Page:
Unsurprisingly, Jon Snow was on everyone’s mind at New York Comic-Con’s “Game of Thrones” panel — and stars Natalie Dormer (Margaery Tyrell), Finn Jones (Loras Tyrell) and Keisha Castle-Hughes (Obara Sand) certainly weren’t afraid to joke about the character’s status.
Prompted by the fact that Dormer and Castle-Hughes were meeting for the first time at NYCC because the cast is so sprawling, when the actors were asked which character they’d like to interact with that they hadn’t already, all three crowed “Jon Snow!” before Jones wryly insisted, “He’s dead, we couldn’t possibly work with him anymore!”
Later, Jones elaborated on his ideas for a Jon Snow/Ser Loras meeting, quipping, “Loras could probably try and turn Jon Snow gay. I’d like to see that happen, and also share hair tips as well, that’d be fabulous. I’d teach him a thing or two.”
While all three were understandably cagey about the show’s upcoming sixth season (Castle-Hughes would only say of her character,”She’s back!”), Dormer may have given a hint when a fan asked her how Margaery would’ve handled having to do Cersei’s (Lena Headey) penance walk if it had happened to her. “We’re in dangerous territory for the next season if I talk to you about that,” she said coyly.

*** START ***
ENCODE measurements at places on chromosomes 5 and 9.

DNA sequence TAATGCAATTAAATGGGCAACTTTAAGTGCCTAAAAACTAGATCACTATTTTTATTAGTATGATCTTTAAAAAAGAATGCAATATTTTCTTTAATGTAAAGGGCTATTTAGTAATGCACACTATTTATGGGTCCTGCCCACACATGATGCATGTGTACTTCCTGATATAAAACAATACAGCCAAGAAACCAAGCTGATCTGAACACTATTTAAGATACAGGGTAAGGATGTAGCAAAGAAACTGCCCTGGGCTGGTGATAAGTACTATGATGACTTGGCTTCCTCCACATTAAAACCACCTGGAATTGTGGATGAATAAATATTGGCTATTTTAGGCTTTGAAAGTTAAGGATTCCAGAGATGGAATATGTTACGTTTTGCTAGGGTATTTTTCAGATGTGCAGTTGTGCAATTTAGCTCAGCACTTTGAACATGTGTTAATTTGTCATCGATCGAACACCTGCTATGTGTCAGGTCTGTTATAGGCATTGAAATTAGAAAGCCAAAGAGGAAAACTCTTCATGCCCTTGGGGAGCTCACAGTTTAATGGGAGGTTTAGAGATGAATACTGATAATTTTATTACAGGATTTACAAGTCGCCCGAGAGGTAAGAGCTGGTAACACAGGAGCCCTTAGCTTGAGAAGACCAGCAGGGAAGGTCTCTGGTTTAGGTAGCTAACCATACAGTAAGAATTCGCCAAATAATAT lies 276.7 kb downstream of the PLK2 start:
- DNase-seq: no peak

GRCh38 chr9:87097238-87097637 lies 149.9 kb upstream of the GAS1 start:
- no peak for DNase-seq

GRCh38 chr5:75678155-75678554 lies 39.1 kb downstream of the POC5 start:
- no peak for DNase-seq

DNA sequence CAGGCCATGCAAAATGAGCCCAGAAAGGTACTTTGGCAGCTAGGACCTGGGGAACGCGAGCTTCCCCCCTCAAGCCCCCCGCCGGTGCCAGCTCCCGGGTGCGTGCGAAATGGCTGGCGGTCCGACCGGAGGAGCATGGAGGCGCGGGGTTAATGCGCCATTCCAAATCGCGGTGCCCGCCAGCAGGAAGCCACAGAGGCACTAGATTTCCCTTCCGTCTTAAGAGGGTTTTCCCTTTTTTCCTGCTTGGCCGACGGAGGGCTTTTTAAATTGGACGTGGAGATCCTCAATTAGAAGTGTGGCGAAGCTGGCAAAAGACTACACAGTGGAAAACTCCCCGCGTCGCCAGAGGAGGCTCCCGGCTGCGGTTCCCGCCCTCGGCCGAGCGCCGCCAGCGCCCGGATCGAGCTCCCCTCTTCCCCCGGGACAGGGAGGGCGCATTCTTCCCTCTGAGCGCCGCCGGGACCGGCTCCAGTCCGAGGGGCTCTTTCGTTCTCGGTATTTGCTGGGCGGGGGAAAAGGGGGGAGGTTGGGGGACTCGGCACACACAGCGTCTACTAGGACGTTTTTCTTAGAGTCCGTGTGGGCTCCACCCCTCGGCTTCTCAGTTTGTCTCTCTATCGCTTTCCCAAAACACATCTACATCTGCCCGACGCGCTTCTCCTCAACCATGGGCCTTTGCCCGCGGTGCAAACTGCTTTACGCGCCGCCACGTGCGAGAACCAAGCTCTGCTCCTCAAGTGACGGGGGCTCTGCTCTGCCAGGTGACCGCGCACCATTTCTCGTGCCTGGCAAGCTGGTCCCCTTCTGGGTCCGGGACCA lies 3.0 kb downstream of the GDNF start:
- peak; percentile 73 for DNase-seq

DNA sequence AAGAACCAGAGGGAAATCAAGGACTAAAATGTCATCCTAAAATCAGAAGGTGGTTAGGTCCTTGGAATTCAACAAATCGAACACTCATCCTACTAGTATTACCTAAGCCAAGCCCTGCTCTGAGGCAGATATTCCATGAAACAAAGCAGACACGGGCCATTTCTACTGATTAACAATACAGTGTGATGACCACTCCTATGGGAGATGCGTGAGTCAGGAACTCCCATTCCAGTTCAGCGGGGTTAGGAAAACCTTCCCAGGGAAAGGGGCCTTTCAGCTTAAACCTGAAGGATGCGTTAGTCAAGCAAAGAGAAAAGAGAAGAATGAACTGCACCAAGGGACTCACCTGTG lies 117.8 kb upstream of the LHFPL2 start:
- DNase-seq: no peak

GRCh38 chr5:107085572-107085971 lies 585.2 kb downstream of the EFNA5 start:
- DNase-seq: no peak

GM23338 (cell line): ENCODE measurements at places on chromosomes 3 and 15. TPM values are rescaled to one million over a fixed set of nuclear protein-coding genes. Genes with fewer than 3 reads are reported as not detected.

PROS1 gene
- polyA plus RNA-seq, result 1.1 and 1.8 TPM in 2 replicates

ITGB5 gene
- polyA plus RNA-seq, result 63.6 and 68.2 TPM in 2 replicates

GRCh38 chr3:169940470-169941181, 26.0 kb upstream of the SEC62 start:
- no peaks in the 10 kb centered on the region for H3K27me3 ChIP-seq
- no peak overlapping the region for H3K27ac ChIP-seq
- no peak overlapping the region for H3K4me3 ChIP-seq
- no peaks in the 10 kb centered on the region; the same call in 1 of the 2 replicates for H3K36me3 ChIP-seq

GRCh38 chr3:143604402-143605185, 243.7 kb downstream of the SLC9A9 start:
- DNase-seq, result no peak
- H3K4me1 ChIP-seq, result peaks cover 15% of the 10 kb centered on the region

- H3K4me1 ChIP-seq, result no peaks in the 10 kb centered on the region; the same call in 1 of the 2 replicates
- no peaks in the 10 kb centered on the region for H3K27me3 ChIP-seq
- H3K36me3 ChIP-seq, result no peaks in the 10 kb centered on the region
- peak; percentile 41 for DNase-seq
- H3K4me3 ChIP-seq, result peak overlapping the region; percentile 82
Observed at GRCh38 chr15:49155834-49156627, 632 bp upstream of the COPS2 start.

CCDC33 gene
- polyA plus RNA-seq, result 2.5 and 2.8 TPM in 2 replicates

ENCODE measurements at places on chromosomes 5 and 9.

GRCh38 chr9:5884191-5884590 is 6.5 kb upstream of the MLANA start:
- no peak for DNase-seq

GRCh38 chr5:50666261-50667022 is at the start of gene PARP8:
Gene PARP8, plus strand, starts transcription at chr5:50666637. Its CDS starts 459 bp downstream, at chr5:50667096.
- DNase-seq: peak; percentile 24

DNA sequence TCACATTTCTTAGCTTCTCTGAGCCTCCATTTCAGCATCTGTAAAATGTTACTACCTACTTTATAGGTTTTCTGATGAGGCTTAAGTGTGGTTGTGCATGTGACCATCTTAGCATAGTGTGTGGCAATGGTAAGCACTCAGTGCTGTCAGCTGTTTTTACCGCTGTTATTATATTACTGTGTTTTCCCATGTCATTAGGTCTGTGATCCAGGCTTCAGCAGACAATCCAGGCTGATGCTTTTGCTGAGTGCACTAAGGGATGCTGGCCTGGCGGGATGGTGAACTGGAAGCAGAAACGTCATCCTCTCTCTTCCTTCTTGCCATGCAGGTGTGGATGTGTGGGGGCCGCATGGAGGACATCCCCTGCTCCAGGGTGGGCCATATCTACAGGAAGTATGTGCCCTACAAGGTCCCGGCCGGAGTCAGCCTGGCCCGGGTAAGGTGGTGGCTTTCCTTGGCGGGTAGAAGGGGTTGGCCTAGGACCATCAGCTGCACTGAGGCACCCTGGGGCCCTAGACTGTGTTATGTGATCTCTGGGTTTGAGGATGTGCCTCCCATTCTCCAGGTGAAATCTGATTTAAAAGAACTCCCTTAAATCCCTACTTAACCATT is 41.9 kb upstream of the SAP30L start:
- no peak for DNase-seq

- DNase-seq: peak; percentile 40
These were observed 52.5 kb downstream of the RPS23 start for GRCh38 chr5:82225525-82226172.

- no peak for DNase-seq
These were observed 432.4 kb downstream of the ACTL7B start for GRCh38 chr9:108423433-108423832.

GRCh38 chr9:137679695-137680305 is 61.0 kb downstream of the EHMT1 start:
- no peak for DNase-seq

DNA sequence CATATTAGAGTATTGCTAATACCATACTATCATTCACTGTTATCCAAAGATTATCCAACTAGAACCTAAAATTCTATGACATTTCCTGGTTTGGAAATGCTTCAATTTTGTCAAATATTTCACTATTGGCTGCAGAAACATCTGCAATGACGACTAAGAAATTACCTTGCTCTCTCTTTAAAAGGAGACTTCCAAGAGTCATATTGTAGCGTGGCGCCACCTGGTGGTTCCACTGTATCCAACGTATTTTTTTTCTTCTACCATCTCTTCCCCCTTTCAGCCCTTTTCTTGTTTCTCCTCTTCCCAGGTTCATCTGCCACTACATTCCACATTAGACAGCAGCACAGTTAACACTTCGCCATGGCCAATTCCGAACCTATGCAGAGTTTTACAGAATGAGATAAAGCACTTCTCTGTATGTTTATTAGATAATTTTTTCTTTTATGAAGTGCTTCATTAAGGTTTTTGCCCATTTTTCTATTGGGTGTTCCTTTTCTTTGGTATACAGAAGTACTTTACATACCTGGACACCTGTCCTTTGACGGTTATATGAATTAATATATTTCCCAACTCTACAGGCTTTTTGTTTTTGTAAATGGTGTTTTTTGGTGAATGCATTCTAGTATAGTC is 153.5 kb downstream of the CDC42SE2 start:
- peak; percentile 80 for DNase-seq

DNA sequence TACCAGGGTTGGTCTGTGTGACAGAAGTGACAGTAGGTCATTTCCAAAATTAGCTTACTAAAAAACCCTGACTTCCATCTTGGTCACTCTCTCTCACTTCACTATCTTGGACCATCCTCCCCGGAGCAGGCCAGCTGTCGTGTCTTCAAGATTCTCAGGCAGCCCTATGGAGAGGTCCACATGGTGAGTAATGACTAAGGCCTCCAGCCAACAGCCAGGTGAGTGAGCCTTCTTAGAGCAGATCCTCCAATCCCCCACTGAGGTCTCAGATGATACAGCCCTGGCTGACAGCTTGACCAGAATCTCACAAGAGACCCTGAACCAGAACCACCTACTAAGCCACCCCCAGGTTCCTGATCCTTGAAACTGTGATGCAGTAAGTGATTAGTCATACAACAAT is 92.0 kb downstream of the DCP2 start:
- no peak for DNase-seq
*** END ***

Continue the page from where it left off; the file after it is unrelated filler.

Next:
Dormer did share her theory on why she believes Margaery is such a threat — at least as far as Cersei’s concerned. “Margaery is trying to be Cersei; she wants to be the mother of the king. She’s as talented at the machinations and backstabbing and politics as Cersei… It’s like the Cold War [between them], mutually assured destruction.” Going into season six, however, she notes, “They’ve got new problems, those women… The enemy of my enemy is my friend.”
The actress also believes that Margaery has no interest in ascending to the Iron Throne, especially after seeing what that quest for power has done to her previous husbands. “I genuinely think Margaery wants to be the power behind the throne — she wants to marry the king, have a baby and be like Cersei… It’s safer to be the power than be on the throne.”
As for whether viewers should be concerned for the fate of Loras, Jones says, “Yeah, definitely; he’s in the hands of some very nasty people and they don’t really agree with him, so he should definitely be worried.”
Although the show has often faced accusations of sexism, Dormer and Jones both believe that “Game of Thrones” is responsible for giving female characters some of pop culture’s meatiest roles, with Dormer noting that she’s observed the shift toward more well-defined female characters in recent years, both on TV and in film. “[Hollywood is starting to believe] that the audience wants to see that. It’s economically viable; slowly there’s more opportunities in scripts for these female roles.” She cites “The Hunger Games'” Katniss as an example of a flawed but still strong hero, noting, “I’ve started to notice a change in scripts in the last handful of years, and I think shows like ‘Game of Thrones’ are responsible.”
Jones agrees: “There are many strong female characters [in ‘Thrones’], most of which are at the helm of individual plot lines. It’s not misogynistic, as some people have said; it has a lot of really, really strong female characters, which there aren’t in a lot of TV shows.”